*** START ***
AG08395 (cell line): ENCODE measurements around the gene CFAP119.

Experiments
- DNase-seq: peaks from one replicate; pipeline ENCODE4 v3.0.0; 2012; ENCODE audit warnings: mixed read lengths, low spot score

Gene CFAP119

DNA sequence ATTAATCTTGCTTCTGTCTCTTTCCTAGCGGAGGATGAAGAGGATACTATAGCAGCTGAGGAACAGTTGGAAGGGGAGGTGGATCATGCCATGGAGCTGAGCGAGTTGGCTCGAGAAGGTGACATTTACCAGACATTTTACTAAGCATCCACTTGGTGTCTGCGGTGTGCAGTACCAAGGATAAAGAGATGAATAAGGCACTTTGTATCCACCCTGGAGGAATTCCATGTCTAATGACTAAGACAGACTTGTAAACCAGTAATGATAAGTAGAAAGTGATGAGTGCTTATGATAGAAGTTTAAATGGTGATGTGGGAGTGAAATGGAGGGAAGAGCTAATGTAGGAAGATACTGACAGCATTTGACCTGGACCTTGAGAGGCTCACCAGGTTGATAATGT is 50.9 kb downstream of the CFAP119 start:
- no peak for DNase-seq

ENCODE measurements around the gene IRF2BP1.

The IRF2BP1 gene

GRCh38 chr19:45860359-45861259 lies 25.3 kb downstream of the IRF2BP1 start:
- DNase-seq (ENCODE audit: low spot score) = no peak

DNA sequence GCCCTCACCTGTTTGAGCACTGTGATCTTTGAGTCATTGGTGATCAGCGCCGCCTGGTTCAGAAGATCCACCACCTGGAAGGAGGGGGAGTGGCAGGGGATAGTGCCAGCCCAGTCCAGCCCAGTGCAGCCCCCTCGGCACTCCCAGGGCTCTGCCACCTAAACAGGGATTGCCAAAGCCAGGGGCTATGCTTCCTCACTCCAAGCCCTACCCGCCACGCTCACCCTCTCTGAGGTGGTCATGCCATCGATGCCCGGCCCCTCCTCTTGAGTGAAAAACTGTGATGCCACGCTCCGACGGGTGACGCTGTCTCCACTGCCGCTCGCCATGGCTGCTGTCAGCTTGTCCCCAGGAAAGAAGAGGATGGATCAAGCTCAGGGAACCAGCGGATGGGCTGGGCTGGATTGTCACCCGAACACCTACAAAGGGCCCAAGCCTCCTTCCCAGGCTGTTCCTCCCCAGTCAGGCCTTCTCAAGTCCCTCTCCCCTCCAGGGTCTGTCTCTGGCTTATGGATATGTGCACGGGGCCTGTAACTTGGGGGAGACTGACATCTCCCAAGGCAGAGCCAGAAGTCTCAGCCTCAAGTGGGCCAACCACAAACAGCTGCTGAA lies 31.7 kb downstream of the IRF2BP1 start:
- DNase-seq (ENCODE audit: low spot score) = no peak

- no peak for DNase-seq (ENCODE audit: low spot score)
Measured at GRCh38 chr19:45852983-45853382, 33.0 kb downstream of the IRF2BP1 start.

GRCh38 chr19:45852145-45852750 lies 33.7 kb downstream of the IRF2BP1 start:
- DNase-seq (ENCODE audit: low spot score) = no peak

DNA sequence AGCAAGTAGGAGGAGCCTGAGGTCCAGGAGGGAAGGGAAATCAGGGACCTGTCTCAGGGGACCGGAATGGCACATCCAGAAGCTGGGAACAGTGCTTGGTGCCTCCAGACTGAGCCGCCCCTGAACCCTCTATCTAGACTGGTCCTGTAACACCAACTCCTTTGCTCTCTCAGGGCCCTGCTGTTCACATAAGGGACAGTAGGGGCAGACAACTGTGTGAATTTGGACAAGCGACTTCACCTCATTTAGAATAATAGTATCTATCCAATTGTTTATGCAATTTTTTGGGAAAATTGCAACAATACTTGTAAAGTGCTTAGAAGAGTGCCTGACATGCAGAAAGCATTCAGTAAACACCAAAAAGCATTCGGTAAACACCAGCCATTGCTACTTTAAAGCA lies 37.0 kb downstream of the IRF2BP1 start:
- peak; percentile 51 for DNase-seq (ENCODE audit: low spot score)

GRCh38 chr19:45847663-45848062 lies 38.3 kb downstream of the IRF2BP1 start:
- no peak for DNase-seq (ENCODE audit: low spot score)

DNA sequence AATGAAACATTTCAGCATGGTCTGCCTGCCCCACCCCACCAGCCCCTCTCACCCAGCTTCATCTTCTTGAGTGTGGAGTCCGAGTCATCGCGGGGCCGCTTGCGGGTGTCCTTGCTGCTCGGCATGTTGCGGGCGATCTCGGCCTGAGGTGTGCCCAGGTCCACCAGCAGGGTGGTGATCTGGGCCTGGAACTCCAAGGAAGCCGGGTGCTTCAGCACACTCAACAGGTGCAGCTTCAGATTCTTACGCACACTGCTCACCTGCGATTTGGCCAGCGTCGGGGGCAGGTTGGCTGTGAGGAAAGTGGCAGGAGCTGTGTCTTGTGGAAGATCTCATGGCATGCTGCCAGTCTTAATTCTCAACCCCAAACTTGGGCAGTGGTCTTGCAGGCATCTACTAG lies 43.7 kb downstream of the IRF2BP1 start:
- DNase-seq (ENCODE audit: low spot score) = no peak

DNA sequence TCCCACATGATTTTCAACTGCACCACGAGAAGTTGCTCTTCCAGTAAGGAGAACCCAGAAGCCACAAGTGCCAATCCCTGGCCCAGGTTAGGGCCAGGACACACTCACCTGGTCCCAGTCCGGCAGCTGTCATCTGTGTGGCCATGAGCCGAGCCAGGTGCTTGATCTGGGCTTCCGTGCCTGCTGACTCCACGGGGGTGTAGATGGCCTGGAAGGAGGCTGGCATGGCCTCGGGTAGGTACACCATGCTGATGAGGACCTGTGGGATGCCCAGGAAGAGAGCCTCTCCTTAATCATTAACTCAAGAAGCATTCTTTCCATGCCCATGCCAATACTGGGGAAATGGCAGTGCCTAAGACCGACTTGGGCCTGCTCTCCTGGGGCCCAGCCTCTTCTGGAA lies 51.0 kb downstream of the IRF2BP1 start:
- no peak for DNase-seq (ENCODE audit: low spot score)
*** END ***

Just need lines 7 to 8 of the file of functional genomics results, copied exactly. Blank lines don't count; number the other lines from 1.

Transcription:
ENCODE measurements around the gene IRF2BP1.

The IRF2BP1 gene